“I guessed I would find you here,” said the station-agent, looking in with an indulgent smile.
“You’re a thoughtful man,” retorted Edgar. “You may as well tell me what you want.”
“I’ve a wire from Flett, sent at Hatfield, down the line.”
“What can he be doing there?” Edgar exclaimed; and Miss Taunton showed her interest.
“He was coming through on the train. Wanted Mr. Lansing to meet him at the station, if he was in town. Hadn’t you better go along?”
“I suppose so,” said Edgar resignedly, glancing at his watch. “It looks as if your men had taken their time. Flett should be here in about a quarter of an hour now.”
“Operator had train orders to get through; we have two freights side-tracked,” the agent explained. “Don’t be late; she’s coming along on time.”
He hurried out, and a few minutes later Edgar crossed the street and strolled along the low wooden platform, upon which a smart constable was waiting. A long trail of smoke, drawing rapidly nearer, streaked the gray and ochre of the level plain, and presently the big engine and dusty cars rolled into the station amid the hoarse tolling of the bell. As they ran slowly past him, Edgar saw a police trooper leaning out from a vestibule, and when the train stopped the constable on the platform hurried toward the car. A hum of excited voices broke out and Edgar had some difficulty in pushing through the growing crowd to reach the steps. A constable, who had hard work to keep the others back, let him pass, and he found Flett standing on the platform above, looking rather jaded, with a pistol loose in his holster.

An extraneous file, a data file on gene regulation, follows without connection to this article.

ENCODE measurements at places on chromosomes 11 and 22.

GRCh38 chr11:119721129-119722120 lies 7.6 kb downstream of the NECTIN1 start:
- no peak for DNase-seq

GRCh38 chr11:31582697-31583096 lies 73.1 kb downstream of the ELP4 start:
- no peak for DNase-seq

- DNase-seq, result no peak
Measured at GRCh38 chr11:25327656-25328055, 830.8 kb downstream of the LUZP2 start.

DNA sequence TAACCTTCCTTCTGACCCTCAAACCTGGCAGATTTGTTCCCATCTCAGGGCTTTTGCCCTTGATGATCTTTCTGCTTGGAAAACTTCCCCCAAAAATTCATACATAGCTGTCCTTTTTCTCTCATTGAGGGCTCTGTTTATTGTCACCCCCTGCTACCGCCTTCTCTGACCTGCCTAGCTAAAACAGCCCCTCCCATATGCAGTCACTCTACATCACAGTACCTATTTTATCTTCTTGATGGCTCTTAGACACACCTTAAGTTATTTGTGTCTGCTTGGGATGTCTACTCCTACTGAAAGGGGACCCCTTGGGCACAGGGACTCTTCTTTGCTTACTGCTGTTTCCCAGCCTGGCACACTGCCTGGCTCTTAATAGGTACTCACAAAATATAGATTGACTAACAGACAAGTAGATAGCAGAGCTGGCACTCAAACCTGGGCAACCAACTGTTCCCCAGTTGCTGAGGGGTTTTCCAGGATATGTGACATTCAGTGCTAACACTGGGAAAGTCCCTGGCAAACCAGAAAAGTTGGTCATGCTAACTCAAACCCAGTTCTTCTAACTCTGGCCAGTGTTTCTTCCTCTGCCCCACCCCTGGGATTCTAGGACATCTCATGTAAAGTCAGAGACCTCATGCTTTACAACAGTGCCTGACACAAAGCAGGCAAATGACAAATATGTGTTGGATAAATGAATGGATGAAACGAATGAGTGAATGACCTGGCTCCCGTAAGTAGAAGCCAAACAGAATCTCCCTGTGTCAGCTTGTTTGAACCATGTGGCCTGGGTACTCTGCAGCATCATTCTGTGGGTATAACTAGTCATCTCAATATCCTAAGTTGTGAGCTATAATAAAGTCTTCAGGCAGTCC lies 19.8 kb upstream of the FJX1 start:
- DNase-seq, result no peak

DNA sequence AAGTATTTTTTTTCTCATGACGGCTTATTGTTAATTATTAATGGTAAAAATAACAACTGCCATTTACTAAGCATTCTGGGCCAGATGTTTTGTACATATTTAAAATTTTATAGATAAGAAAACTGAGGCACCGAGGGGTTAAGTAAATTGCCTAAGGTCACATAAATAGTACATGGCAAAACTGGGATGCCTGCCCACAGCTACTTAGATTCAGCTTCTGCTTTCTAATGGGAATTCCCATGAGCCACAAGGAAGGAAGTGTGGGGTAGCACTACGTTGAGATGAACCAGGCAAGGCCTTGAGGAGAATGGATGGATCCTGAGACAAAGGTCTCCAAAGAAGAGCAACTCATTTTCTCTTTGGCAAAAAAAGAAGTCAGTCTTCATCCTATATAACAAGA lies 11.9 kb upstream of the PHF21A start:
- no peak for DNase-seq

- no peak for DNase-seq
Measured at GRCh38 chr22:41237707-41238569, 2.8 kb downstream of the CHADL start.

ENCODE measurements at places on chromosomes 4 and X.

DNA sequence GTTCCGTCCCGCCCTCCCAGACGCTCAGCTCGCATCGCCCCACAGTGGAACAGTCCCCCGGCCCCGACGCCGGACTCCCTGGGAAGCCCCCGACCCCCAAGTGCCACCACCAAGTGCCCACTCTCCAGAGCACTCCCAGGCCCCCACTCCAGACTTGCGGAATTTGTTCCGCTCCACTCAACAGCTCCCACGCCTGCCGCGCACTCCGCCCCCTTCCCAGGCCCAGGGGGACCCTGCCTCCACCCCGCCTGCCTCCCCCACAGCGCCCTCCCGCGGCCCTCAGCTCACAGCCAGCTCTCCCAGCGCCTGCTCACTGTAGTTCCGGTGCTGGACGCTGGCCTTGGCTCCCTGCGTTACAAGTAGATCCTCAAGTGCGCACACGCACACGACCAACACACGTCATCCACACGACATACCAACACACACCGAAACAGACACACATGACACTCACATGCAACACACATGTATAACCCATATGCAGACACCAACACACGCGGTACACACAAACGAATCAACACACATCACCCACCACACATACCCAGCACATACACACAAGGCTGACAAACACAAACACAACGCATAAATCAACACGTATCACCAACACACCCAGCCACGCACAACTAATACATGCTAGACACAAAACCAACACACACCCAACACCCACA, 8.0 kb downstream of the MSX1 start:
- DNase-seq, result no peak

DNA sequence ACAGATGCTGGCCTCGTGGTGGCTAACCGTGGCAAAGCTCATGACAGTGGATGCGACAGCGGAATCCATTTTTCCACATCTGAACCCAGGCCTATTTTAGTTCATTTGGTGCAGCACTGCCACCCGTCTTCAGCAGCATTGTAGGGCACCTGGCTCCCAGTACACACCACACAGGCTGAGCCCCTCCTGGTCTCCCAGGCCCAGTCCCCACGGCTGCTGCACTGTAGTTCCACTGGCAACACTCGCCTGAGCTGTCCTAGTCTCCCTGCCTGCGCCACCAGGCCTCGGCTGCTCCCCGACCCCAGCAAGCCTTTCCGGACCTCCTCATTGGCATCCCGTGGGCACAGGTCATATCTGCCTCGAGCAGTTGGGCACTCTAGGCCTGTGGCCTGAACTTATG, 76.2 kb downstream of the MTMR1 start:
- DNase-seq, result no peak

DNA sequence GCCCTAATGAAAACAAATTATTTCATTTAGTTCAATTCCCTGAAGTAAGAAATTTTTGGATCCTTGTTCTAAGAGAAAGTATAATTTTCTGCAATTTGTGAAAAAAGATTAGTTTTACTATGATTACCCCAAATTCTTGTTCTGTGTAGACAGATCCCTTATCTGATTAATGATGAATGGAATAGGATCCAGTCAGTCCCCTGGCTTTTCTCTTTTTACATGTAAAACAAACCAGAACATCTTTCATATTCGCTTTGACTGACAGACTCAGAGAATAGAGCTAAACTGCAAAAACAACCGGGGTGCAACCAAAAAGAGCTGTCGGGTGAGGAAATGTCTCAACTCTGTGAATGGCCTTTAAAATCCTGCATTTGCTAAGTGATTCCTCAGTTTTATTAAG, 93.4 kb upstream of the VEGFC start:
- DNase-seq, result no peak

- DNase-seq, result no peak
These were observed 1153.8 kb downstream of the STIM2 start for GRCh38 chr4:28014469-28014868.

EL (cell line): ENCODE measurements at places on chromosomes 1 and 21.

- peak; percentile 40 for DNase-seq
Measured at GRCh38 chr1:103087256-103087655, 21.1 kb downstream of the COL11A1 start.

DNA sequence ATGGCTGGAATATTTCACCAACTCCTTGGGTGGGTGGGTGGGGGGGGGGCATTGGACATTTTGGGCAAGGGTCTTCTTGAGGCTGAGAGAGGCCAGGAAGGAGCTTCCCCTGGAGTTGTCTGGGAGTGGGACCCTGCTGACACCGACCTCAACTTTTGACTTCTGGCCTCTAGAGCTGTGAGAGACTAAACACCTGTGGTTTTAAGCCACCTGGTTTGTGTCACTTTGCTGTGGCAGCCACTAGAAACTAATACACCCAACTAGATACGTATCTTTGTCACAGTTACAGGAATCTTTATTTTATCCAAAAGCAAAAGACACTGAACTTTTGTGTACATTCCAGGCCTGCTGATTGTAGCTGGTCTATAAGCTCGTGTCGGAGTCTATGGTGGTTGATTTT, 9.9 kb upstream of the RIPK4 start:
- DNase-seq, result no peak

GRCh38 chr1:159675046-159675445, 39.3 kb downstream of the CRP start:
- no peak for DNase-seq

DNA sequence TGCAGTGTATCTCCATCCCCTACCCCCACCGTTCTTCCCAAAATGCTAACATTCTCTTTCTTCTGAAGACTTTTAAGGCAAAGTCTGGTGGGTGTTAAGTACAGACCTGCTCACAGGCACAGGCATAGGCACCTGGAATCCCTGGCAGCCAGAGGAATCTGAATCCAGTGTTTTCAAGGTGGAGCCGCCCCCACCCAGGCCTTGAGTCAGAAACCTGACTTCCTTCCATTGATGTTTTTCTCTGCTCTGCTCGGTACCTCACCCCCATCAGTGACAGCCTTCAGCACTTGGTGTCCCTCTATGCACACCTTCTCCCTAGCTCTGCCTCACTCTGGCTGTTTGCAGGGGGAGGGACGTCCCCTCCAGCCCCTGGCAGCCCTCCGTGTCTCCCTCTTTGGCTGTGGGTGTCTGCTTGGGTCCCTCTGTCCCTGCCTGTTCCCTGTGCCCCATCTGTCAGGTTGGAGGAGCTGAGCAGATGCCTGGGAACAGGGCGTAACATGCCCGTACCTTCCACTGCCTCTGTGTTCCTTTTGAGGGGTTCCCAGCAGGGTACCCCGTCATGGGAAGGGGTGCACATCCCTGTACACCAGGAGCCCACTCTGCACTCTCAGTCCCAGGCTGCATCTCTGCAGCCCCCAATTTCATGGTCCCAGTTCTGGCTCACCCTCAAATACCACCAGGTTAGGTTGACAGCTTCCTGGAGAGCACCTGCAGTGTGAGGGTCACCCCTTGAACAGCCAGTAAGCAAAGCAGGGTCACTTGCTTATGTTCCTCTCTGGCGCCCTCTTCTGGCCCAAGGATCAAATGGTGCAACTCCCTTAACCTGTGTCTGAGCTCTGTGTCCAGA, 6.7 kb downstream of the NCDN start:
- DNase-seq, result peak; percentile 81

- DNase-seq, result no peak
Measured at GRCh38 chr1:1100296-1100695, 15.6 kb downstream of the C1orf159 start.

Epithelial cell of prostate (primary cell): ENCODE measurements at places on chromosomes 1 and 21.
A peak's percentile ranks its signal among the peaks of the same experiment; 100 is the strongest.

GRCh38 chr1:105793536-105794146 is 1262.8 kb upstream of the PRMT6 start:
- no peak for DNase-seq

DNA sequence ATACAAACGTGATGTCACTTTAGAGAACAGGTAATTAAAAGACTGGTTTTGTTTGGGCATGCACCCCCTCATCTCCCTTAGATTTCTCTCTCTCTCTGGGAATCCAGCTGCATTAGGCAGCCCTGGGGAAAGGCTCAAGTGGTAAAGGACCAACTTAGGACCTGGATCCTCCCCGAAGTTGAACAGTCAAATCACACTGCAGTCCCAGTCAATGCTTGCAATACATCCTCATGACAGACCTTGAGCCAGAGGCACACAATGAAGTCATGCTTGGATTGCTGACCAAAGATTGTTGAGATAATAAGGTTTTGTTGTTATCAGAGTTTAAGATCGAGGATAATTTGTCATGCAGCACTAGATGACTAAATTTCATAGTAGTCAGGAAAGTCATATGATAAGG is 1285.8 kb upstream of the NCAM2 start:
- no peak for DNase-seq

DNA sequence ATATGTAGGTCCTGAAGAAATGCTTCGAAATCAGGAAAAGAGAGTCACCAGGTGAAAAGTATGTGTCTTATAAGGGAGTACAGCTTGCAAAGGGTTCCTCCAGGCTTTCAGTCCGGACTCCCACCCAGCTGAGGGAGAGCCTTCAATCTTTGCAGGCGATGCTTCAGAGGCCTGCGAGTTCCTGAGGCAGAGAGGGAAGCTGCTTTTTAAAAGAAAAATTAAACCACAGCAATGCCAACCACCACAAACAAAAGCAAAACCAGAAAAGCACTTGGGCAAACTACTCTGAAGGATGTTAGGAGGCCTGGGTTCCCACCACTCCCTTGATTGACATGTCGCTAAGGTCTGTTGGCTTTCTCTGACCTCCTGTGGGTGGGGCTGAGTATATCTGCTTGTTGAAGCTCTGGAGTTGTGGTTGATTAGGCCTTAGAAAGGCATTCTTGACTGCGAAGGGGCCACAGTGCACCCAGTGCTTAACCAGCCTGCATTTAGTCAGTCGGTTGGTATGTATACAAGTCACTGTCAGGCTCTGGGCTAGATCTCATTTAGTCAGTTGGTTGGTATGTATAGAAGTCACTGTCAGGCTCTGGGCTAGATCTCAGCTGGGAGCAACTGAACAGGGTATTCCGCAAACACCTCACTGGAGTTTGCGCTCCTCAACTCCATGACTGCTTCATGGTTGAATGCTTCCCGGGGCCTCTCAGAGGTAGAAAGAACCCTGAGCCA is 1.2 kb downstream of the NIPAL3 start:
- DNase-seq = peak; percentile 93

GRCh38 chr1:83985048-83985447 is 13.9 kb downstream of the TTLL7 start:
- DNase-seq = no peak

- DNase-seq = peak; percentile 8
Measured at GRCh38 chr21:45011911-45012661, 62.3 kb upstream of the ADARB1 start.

“Isn’t Mr. Lansing here?” Flett asked eagerly, and then turned to the trooper. “Keep those fellows off!”
“No,” answered Edgar; “he hasn’t come into town. But what’s the cause of this commotion? Have you got your men?”
“Three of them,” said Flett, with a look of pride. “I expect we’ll get the fourth. But come in a minute, out of the noise.”
The car was besieged. Curious men were clambering up the side of it, trying to peer in through the windows; others disputed angrily with the trooper who drove them off the steps. Eager questions were shouted and scraps of random information given, and groups of people were excitedly running across the street to the station. It was, however, a little quieter in the vestibule when Flett had banged the door. He next opened the inner door that led to the smoking compartment of the Colonist car. In spite of its roominess, it was almost insufferably hot and very dirty; the sunlight struck in through the windows; sand and fine cinders lay thick upon the floor. A pile of old blue blankets lay, neatly folded, on one of the wooden seats, and on those adjoining sat three men. Two wore brown duck overalls, gray shirts, and big soft hats; one was dressed in threadbare cloth; but there was nothing that particularly suggested the criminal in any of their sunburned faces. They looked hot and weary with the journey, and though their expression was perhaps a little hard, they looked like harvest hands traveling in search of work. One, who was quietly smoking, took his pipe from his mouth and spoke to Flett.